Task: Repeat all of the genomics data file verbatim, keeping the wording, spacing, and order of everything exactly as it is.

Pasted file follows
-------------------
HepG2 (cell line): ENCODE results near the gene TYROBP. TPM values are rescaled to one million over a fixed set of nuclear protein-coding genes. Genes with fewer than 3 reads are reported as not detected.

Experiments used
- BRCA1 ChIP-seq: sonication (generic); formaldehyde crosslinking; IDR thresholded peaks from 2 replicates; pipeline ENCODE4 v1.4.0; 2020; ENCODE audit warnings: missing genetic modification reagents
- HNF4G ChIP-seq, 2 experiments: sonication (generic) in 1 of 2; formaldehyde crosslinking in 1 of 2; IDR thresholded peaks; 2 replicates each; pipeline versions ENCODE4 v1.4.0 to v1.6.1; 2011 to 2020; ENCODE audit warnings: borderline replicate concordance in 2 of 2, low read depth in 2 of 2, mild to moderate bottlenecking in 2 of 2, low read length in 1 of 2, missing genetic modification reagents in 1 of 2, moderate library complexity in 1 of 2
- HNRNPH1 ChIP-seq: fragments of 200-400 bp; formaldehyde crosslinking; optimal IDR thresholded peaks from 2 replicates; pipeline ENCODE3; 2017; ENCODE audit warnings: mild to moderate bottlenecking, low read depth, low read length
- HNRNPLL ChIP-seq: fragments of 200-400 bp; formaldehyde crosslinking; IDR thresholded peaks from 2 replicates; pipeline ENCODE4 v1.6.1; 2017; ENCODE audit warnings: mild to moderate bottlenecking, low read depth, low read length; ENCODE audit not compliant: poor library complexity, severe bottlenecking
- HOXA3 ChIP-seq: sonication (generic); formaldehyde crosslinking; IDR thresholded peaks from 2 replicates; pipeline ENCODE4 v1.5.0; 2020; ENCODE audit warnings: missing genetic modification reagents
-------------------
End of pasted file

HepG2 (cell line): ENCODE results near the gene TYROBP. TPM values are rescaled to one million over a fixed set of nuclear protein-coding genes. Genes with fewer than 3 reads are reported as not detected.

Experiments used
- BRCA1 ChIP-seq: sonication (generic); formaldehyde crosslinking; IDR thresholded peaks from 2 replicates; pipeline ENCODE4 v1.4.0; 2020; ENCODE audit warnings: missing genetic modification reagents
- HNF4G ChIP-seq, 2 experiments: sonication (generic) in 1 of 2; formaldehyde crosslinking in 1 of 2; IDR thresholded peaks; 2 replicates each; pipeline versions ENCODE4 v1.4.0 to v1.6.1; 2011 to 2020; ENCODE audit warnings: borderline replicate concordance in 2 of 2, low read depth in 2 of 2, mild to moderate bottlenecking in 2 of 2, low read length in 1 of 2, missing genetic modification reagents in 1 of 2, moderate library complexity in 1 of 2
- HNRNPH1 ChIP-seq: fragments of 200-400 bp; formaldehyde crosslinking; optimal IDR thresholded peaks from 2 replicates; pipeline ENCODE3; 2017; ENCODE audit warnings: mild to moderate bottlenecking, low read depth, low read length
- HNRNPLL ChIP-seq: fragments of 200-400 bp; formaldehyde crosslinking; IDR thresholded peaks from 2 replicates; pipeline ENCODE4 v1.6.1; 2017; ENCODE audit warnings: mild to moderate bottlenecking, low read depth, low read length; ENCODE audit not compliant: poor library complexity, severe bottlenecking
- HOXA3 ChIP-seq: sonication (generic); formaldehyde crosslinking; IDR thresholded peaks from 2 replicates; pipeline ENCODE4 v1.5.0; 2020; ENCODE audit warnings: missing genetic modification reagents